The Yankees, meanwhile, got off to quick start against right-hander Corey Kluber (3-4) when Robinson Cano reached on a two-base fielding error by center-fielder Michael Bourn with one out in the first inning. One out later, Travis Hafner blasted a tape-measure home run deep into the second deck in right-field for his 10th home run of the season and his second in as many at-bats.
Hafner hit his ninth home run on Monday in the seventh inning off Justin Masterson of the Indians, Hafner’s former team.
The Yankees added to their lead in the second inning when Lyle Overbay reached on an infield single and, one out later, Jayson Nix advanced him to third on an opposite-field double to right.
Chris Stewart scored Overbay on a lined single to left and Brett Gardner followed with his sixth home run of the season.
But Kluber settled down and allowed the Yankees only two singles until he left after seven innings having given up six runs (four earned) on seven hits and one walk while he struck out eight.
But Sabathia was the better pitcher on this day.
The Indians did score a pair of runs in the sixth inning on back-to-back one-out singles by Drew Stubbs and Bourn and an RBI single off the bat of Jason Kipnis and an RBI groundout by Nick Swisher.
They added another two runs in the seventh inning on a two-out single by Michael Brantley and a two-run home run from Yan Gomes that brought the Indians back into the contest.
The Yankees entered the game with relievers Joba Chamberlain, David Robertson and Mariano Rivera all having pitched the previous two games and they preferred not to have to use them for a third straight day.
However, Sabathia only allowed a two-out walk to Swisher in the eighth and he retired the the Indians in order in the ninth to preserve the victory for the Yankees.
The veteran left-hander gave up four runs on seven hits and one walk while he fanned nine batters for his second consecutive victory in as many starts after not winning any of his previous five outings.
The series sweep gives the Yankees a 6-1 record in their season series with the Indians and they also salvaged a 4-4 homestand.
The victory also improves the Yankees’ season record to 34-25. Combined with losses by both the Baltimore Orioles and the Boston Red Sox, the Yankees broke their second-place tie with the O’s and are only 1 1/2 games behind the first-place Bosox in the American League East. The Indians dropped to 30-29.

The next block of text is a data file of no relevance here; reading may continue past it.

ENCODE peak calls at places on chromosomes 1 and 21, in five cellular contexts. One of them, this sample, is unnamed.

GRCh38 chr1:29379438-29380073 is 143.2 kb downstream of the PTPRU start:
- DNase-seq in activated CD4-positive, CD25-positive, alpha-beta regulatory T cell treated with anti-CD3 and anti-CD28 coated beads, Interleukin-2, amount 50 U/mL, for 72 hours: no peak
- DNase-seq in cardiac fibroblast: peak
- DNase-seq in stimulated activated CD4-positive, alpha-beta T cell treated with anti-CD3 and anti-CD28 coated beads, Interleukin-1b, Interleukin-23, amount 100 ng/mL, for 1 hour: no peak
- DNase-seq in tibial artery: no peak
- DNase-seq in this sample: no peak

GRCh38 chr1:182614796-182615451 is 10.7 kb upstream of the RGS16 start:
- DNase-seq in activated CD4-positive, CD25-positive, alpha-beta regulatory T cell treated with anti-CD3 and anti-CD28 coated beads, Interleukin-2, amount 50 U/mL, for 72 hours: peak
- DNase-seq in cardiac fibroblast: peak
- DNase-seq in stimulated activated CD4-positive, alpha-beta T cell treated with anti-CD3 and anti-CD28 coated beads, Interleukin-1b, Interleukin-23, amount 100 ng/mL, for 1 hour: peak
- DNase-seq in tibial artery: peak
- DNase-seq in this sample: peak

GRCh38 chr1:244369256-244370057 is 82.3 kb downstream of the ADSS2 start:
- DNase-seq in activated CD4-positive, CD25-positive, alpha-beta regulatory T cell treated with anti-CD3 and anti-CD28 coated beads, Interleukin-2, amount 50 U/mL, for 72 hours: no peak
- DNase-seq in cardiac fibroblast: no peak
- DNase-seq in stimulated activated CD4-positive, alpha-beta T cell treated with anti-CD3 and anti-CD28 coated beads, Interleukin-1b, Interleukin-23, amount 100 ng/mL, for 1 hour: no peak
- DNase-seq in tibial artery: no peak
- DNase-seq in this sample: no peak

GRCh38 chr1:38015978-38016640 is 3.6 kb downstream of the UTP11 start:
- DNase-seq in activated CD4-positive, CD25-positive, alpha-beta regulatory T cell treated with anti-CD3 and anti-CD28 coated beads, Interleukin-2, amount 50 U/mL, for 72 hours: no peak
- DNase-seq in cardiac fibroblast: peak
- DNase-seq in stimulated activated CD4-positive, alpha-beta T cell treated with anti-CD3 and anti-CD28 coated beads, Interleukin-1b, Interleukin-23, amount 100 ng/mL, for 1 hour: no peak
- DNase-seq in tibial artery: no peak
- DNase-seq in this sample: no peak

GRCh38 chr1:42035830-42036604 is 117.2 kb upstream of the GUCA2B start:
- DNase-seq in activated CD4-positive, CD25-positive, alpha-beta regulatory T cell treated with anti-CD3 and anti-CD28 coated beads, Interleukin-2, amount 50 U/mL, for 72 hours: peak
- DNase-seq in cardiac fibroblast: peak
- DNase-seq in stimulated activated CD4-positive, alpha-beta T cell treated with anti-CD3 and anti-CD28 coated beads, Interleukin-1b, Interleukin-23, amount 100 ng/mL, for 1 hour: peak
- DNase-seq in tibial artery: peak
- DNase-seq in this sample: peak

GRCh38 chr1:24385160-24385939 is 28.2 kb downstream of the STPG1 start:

- Sabathia pitched a whole lot better than the four runs he ended up yielding might indicate. He struck out five of the first 12 batters he faced and he did not allow a ball out of the infield until Swisher flew out to center to end the fourth inning. The hardest hit ball of the game was Gomes’ homer in the seventh. Sabathia is now 117-5 in his career with 6 or more runs of support.
- Hafner had only four hits against the Indians in the five games he played against his former team, however, three of them were home runs. His round-tripper in the first inning took such high flight they could served a meal before it landed. Hafner’s two home runs in the series followed a homer drought of 10 games. His eighth home run came on May 20 against the Orioles at Camden Yards.
- Gardner’s home run in the second inning was his sixth of the season, which is one away from his career high of seven in 2011, even though the Yankees are just a little over having played just one-third of the season. The home run also had nothing to do with the short porch in right. Gardner really tagged it and it would have been a home run anywhere.
- Manager Joe Girardi is going to have to make a decision on what to do about the slumping Vernon Wells. The 34-year-old outfielder was 0-for-4 in the game and was 0-for-8 in the series. In the past 10 games, Wells is 3-for-34 (.088) and he is hurting the offense. Why Girardi did not elect to start Ichiro Suzuki in left against the right-handed Kluber is just beyond me.
- Cano is also in the midst of a slump. He was 0-for-3 in the game and 1-for-12 in the series. He also is 2-for-20 (.100) since May 31. Cano’s batting average has dipped to a season low of .279 and it looks like some pitchers the Yankees will be facing in the coming few weeks may be paying a big price for it.
Suzuki entered the game as a defensive replacement for Overbay in the seventh inning and he singled to lead off the eighth inning. That single gave him 2,655 career hits and allowed him to pass Ted Williams for 72nd place on the all-time hits list. Suzuki also has 1.278 hits from his career in Japan, which means he is just 67 hits away from a combined total of 4,000 hits.
The Yankees will embark on their longest road trip of the year beginning with a four-game weekend series in Seattle against the Mariners.
Right-hander Phil Hughes (2-4, 5.37 ERA) will start for the Yankees. Hughes is coming off an outing in which he gave up five earned runs on seven hits and two walks in just 4 1/3 innings against the Red Sox on Sunday. He is 4-3 with a 4.29 ERA in his career against the Mariners.
The Mariners will counter with veteran right-hander Aaron Harang (2-5, 5.82 ERA). Harang has allowed only one run in his past 15 innings covering two starts. Harang has never faced the Yankees in his career.
Game-time will be 10:10 p.m. EDT and the game will be telecast by the YES Network.